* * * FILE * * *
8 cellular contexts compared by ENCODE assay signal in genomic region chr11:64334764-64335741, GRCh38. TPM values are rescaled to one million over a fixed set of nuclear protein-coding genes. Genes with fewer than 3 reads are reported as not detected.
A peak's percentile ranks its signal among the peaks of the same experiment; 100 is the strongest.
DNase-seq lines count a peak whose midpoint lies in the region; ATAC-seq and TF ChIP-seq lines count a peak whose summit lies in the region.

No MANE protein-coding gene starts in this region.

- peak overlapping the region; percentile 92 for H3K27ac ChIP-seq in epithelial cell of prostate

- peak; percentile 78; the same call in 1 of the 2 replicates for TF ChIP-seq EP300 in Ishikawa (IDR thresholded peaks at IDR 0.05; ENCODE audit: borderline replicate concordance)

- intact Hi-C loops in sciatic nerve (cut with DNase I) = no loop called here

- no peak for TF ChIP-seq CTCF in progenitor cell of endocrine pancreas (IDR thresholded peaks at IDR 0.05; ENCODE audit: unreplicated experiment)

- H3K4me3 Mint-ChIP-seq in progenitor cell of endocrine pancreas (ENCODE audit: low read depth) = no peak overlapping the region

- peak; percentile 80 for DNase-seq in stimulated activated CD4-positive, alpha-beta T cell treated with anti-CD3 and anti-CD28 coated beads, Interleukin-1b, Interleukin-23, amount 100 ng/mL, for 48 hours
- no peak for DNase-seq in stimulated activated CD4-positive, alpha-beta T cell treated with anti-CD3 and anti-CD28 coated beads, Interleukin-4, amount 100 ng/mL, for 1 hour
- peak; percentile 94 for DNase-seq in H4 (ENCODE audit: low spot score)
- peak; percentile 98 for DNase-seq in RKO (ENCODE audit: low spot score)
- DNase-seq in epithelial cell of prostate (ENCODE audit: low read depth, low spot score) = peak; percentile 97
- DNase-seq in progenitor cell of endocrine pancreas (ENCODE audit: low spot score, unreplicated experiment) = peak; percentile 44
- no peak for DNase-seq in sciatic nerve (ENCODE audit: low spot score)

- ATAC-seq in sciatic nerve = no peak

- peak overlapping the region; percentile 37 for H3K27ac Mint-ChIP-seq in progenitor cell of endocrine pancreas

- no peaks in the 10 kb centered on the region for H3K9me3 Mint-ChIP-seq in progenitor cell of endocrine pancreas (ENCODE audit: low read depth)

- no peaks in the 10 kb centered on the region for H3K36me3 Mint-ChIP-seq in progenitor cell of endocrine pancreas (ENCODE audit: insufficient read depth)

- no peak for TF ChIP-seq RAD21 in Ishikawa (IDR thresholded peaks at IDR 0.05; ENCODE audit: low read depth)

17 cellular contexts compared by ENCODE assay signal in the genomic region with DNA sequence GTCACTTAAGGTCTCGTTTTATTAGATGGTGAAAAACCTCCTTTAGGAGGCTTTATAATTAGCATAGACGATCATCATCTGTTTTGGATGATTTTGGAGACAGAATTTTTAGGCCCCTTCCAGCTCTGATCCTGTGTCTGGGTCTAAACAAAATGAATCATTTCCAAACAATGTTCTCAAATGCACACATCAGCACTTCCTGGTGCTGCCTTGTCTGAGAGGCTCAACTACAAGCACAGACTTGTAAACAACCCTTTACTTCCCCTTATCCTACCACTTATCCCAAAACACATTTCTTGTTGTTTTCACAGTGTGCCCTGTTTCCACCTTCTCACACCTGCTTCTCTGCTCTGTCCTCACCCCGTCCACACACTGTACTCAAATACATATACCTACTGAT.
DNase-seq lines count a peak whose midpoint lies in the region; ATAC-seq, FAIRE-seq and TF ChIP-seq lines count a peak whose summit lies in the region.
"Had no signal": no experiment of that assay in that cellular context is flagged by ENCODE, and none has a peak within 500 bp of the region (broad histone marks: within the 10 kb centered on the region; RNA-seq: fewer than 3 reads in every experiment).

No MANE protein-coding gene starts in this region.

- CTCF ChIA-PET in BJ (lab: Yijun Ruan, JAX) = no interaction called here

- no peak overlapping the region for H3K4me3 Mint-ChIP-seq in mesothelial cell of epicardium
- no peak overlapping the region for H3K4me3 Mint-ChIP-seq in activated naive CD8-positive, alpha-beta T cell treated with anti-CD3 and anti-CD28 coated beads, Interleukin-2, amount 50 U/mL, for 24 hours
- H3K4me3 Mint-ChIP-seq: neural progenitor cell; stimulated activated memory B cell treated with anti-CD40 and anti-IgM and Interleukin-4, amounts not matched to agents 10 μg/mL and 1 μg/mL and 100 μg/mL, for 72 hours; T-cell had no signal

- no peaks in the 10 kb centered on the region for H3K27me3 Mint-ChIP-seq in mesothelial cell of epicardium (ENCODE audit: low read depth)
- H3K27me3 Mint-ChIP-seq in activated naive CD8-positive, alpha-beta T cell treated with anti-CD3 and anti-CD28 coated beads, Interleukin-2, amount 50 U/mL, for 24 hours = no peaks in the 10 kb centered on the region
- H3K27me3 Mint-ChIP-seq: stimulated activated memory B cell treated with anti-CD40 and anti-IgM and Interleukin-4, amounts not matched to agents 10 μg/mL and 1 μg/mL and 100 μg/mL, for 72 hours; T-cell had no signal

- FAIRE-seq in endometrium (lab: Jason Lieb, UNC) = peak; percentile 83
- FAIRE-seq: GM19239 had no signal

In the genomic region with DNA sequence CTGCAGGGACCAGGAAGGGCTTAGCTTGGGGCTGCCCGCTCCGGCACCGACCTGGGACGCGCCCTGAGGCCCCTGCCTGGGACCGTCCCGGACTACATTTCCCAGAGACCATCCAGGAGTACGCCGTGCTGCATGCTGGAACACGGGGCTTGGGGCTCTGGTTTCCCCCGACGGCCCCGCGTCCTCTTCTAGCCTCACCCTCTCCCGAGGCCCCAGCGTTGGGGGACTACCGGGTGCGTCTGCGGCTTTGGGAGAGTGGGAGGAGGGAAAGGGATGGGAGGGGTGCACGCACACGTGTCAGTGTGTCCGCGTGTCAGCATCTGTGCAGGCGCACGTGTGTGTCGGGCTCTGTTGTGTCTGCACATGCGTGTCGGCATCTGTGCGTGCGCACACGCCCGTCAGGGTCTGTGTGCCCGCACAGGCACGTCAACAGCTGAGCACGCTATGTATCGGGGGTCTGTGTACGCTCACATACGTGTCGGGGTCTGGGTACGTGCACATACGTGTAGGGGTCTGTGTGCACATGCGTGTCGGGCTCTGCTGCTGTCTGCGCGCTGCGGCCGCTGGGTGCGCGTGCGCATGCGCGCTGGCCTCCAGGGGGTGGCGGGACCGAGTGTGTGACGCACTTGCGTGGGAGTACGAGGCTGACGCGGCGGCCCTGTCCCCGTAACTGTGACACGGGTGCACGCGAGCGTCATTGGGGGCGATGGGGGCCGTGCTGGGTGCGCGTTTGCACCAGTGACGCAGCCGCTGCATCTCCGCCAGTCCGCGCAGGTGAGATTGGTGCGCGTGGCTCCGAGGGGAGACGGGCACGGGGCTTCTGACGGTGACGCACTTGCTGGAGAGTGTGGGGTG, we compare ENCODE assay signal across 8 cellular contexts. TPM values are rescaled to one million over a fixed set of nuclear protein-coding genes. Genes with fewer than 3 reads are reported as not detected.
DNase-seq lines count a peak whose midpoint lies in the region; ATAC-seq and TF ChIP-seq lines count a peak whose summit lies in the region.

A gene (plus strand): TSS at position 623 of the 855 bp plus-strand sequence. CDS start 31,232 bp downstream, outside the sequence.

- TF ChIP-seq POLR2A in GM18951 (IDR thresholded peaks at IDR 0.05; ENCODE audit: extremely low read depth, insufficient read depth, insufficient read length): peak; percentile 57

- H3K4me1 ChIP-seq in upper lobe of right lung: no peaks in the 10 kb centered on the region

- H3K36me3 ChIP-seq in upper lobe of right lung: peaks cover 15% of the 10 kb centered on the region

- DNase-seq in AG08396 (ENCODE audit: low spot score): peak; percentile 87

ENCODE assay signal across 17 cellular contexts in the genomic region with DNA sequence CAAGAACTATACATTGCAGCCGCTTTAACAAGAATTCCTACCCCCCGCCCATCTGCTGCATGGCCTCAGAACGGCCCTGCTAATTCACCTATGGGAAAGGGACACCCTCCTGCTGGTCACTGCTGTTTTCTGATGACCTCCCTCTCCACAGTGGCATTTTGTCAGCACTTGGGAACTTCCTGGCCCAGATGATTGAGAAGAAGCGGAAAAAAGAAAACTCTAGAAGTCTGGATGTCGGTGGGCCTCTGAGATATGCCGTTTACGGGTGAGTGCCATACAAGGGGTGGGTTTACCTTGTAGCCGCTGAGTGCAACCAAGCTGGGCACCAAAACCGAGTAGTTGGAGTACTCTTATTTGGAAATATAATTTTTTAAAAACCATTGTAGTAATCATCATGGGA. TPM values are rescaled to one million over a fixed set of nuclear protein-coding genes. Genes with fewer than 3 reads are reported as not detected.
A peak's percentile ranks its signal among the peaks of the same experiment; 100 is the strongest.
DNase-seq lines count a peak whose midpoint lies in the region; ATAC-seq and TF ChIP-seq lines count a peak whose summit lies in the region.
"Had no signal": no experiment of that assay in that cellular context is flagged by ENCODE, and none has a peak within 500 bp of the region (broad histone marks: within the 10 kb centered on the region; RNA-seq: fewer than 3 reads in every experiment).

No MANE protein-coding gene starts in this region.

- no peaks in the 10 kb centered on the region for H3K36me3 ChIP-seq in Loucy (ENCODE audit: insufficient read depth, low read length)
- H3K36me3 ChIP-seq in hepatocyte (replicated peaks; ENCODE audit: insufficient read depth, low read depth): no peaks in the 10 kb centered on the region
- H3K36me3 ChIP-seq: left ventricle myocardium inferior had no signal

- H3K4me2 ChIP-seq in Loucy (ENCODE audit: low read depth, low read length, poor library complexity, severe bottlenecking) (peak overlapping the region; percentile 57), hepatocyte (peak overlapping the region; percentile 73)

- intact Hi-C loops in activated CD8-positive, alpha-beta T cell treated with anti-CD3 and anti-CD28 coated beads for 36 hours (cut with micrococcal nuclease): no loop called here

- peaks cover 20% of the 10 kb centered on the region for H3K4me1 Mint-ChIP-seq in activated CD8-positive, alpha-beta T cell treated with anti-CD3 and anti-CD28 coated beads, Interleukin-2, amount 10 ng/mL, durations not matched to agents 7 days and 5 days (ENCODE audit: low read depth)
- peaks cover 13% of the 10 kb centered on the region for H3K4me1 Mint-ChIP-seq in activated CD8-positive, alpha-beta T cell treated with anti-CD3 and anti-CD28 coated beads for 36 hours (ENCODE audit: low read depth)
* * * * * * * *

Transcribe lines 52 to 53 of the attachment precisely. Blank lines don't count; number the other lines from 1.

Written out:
- peaks cover 20% of the 10 kb centered on the region for H3K4me1 Mint-ChIP-seq in activated CD8-positive, alpha-beta T cell treated with anti-CD3 and anti-CD28 coated beads, Interleukin-2, amount 10 ng/mL, durations not matched to agents 7 days and 5 days (ENCODE audit: low read depth)
- peaks cover 13% of the 10 kb centered on the region for H3K4me1 Mint-ChIP-seq in activated CD8-positive, alpha-beta T cell treated with anti-CD3 and anti-CD28 coated beads for 36 hours (ENCODE audit: low read depth)